5. Omega-3 Fatty Acids

Omega-3 is helpful in maintaining heart health and beneficial for inflammatory forms of arthritis.  

Although the benefit of fish oils for OA has not yet been thoroughly proven by research, Omega-3 is believed to relieve joint pain and stiffness in a similar way to non-steroidal anti-inflammatory drugs (NSAIDs).

Omega-3 fatty acids are found naturally in oily fish, such as mackerel, sardines, pilchards and salmon, so it is a good idea to eat oily fish three or four times a week. They can also be found in lesser amounts in flaxseeds and flaxseed oil, walnuts and canola oil.

If you don’t eat oily fish this frequently, a fish oil supplement may be useful. Most chemists and health food shops sell fish oil capsules and liquids that contain high concentrations of omega-3 fatty acids.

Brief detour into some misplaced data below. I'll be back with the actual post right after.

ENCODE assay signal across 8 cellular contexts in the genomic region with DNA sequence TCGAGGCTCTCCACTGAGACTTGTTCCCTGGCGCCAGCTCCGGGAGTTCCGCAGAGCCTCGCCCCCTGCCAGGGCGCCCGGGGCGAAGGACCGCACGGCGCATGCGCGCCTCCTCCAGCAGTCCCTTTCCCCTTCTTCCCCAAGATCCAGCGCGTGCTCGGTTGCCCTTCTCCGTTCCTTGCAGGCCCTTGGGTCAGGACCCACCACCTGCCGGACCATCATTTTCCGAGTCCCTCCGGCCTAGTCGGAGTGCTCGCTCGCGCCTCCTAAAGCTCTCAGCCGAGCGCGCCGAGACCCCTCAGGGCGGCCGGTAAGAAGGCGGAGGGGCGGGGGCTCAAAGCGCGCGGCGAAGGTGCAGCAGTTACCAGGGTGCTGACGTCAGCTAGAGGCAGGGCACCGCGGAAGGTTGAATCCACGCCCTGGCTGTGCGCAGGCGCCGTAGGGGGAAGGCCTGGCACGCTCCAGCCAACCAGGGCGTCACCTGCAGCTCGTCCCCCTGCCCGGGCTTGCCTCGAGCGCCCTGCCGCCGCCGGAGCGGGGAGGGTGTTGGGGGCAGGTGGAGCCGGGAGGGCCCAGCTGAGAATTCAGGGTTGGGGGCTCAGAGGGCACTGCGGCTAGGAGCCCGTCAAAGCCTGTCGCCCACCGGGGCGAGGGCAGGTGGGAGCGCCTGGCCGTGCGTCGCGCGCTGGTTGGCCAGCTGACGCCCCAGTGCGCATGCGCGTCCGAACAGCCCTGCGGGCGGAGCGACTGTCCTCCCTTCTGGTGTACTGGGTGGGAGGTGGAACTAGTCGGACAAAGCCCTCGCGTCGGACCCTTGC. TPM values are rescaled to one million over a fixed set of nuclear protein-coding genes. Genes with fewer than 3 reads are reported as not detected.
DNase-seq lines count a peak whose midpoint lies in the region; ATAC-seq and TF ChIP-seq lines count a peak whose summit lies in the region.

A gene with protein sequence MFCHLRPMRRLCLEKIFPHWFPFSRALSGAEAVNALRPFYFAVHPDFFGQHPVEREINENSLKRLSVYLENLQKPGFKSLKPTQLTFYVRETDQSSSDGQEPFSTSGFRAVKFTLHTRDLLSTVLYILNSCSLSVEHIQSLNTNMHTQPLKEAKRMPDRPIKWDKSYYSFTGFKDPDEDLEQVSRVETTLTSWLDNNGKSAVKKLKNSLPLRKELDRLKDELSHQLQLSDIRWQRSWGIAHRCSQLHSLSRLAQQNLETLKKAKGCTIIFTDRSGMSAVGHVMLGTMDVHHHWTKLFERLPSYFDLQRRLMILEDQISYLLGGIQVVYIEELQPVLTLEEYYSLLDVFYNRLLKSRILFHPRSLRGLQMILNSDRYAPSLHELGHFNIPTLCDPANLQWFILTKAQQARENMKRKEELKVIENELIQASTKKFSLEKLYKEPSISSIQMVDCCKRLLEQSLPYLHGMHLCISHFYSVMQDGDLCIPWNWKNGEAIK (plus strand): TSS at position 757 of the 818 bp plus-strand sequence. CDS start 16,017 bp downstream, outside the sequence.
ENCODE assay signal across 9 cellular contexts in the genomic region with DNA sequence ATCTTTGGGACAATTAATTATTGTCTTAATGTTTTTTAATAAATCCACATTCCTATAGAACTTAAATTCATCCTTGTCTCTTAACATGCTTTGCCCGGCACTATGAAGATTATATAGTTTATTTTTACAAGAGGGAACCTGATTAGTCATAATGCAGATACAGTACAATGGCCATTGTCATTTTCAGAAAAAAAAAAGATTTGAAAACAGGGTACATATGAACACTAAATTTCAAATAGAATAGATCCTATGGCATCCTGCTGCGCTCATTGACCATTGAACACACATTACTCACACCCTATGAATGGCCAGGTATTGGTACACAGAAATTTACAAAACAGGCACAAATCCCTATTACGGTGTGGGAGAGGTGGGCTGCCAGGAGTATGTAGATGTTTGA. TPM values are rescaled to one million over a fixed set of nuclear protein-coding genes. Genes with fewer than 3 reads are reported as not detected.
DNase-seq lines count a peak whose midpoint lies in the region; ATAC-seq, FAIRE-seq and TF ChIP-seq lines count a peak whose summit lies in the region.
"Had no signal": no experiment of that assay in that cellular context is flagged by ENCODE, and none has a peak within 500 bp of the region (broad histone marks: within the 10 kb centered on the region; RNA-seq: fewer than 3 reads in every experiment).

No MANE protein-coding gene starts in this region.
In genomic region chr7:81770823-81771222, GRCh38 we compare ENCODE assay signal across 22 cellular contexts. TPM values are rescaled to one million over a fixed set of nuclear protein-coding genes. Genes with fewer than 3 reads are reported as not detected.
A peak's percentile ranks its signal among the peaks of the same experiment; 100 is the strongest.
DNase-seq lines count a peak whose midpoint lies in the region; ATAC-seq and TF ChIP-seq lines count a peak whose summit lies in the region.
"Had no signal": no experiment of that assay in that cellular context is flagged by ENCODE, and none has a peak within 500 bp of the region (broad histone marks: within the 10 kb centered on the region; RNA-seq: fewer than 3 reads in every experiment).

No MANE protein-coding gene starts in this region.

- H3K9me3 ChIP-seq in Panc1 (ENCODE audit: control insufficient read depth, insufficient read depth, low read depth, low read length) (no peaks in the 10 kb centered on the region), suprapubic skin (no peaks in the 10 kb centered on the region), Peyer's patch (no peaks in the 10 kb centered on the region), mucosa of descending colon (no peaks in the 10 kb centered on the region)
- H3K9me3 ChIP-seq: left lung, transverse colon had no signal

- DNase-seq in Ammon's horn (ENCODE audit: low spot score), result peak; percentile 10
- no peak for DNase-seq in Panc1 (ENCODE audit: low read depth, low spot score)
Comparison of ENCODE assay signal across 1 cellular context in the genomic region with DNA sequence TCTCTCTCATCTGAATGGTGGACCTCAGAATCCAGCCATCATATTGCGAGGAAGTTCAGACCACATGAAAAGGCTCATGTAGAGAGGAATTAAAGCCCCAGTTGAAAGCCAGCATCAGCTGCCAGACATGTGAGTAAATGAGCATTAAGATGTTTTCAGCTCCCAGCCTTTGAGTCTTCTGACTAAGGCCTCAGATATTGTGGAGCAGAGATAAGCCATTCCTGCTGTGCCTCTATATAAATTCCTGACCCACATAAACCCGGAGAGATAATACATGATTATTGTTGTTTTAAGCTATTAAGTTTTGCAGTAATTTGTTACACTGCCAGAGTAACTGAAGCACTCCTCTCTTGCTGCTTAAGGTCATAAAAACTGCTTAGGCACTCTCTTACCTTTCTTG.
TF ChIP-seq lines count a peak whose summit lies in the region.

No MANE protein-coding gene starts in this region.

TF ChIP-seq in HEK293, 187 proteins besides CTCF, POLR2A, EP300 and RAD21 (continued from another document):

6. Complementary Medicines

Many people with joint pain or osteoarthritis add complementary medicines into their treatment plan. The main complementary medicines used for joint pain are glucosamine, chondroitin and vitamins C, E and D.

Glucosamine occurs naturally in the body and is a part of a protein that gives cartilage its elasticity (flexibility).

Vitamins are naturally occurring substances that are important in preventing disease and maintaining health. The best way to get the full range of vitamins is by having a well-balanced diet. However, vitamins can be taken as commercial preparations, either as single vitamins or in combination as multivitamins.

As to the usefulness of complementary medicines, scientific research often cannot provide a definite answer. For many supplements there has been little quality research into their use for OA or joint pain. You should consult your doctor before taking any complementary medicines to ensure they are right for you.